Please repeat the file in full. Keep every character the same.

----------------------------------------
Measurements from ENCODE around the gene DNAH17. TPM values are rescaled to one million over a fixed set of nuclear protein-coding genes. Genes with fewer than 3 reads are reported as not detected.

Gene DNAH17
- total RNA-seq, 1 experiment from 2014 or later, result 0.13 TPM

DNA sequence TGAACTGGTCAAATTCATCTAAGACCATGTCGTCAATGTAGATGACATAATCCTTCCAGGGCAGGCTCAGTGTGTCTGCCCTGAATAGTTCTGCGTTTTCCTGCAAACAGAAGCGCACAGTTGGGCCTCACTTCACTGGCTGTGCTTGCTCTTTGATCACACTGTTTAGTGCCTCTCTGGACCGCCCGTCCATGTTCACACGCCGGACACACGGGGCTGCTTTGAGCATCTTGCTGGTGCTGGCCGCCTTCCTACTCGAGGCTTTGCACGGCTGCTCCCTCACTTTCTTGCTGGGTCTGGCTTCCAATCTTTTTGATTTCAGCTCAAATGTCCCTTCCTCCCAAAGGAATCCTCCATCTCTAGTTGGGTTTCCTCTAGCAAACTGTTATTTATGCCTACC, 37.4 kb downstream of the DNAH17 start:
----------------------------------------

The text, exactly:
Measurements from ENCODE around the gene DNAH17. TPM values are rescaled to one million over a fixed set of nuclear protein-coding genes. Genes with fewer than 3 reads are reported as not detected.

Gene DNAH17
- total RNA-seq, 1 experiment from 2014 or later, result 0.13 TPM

DNA sequence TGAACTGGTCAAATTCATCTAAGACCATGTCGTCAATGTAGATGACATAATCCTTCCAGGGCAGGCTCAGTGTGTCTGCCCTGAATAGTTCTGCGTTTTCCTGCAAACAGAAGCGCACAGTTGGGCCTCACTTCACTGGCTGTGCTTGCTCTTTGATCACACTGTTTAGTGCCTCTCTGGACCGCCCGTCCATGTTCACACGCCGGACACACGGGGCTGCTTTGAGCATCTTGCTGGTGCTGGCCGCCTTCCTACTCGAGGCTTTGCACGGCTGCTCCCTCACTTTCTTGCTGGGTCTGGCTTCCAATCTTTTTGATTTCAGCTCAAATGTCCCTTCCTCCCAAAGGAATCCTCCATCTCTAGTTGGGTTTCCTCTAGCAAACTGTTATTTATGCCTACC, 37.4 kb downstream of the DNAH17 start: